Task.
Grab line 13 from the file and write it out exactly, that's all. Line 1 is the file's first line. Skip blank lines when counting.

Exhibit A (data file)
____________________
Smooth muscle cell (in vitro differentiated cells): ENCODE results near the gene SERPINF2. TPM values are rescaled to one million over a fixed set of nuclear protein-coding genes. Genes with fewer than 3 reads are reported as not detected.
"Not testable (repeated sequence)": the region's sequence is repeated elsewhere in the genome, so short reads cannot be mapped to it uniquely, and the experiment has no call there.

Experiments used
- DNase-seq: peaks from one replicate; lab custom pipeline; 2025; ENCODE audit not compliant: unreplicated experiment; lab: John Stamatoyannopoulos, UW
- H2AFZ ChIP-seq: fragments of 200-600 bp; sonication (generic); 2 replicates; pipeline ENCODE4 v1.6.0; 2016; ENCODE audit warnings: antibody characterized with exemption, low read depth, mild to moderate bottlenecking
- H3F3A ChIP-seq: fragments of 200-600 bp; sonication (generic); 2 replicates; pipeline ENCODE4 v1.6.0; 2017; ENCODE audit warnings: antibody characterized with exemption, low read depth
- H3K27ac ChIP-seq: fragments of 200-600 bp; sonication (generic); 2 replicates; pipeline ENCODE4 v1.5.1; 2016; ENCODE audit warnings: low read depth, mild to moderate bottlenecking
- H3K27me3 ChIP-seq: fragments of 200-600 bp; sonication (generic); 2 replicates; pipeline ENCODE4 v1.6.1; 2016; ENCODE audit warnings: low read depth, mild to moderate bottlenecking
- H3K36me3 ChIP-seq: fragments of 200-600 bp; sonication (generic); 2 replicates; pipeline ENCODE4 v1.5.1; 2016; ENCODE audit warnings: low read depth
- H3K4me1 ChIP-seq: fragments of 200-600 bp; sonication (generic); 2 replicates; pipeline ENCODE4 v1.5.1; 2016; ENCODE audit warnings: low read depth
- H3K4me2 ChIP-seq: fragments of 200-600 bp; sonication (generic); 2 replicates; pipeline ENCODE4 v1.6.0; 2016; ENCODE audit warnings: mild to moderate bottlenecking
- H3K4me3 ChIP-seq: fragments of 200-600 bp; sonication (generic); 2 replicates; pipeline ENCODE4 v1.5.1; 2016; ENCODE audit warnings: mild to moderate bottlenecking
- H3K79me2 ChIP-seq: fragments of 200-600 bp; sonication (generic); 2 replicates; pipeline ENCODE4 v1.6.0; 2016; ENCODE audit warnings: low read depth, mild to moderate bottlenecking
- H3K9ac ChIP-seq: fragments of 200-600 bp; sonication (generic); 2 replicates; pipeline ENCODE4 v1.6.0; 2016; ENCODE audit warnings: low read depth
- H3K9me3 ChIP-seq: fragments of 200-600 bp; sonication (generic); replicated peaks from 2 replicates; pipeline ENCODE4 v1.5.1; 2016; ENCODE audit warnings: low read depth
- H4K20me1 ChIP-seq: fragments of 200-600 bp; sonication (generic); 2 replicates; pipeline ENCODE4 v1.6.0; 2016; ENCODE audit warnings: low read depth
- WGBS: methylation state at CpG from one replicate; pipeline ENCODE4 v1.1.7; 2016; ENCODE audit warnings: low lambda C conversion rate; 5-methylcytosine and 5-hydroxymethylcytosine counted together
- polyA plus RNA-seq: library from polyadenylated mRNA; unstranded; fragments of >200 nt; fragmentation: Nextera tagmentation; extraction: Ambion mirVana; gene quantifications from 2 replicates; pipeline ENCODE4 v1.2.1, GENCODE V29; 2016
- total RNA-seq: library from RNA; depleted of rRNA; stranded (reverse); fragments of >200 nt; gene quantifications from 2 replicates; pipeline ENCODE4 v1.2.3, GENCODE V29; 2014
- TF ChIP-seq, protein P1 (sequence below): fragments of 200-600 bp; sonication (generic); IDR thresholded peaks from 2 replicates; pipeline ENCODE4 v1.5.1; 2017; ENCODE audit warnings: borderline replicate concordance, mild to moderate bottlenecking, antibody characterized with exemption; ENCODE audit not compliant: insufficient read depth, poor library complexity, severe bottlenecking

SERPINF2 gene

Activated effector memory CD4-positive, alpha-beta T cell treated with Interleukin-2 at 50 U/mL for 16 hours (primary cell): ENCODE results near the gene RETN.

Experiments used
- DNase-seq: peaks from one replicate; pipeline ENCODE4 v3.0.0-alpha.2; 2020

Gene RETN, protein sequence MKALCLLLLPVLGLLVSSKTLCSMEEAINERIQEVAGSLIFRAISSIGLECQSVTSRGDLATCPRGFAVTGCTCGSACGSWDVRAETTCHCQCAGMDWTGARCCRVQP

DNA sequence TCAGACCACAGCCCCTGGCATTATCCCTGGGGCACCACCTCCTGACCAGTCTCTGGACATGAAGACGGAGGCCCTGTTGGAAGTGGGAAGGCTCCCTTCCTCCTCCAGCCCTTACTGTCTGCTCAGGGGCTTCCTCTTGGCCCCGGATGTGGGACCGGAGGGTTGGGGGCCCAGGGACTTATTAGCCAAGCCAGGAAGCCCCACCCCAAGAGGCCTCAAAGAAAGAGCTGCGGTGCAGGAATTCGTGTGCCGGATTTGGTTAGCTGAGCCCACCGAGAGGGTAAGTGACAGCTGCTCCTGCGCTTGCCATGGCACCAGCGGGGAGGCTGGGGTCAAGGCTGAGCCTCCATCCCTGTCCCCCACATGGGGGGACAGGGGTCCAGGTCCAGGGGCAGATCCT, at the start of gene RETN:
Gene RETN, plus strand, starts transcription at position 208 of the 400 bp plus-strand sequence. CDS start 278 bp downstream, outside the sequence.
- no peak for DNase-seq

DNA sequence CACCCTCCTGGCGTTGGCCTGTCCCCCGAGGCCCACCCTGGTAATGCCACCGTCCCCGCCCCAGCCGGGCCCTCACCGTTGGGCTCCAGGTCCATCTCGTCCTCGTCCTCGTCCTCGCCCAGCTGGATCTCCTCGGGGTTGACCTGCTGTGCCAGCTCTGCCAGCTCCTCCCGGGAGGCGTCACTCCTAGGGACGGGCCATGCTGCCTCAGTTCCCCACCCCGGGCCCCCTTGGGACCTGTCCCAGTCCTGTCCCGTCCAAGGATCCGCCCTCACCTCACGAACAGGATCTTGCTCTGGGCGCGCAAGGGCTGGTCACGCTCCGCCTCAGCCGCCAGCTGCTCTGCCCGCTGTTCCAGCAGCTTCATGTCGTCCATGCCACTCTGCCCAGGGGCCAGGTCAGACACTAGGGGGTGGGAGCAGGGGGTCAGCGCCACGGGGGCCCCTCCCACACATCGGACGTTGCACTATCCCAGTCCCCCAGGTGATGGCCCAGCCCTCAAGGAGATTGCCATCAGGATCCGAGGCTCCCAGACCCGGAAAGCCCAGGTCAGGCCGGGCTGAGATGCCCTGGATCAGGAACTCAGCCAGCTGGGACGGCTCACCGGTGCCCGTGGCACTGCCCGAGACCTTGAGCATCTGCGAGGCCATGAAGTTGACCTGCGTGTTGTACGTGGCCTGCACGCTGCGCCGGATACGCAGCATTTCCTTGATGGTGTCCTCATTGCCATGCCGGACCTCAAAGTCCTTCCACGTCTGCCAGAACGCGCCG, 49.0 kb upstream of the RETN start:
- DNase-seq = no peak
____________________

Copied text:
- H3K79me2 ChIP-seq: fragments of 200-600 bp; sonication (generic); 2 replicates; pipeline ENCODE4 v1.6.0; 2016; ENCODE audit warnings: low read depth, mild to moderate bottlenecking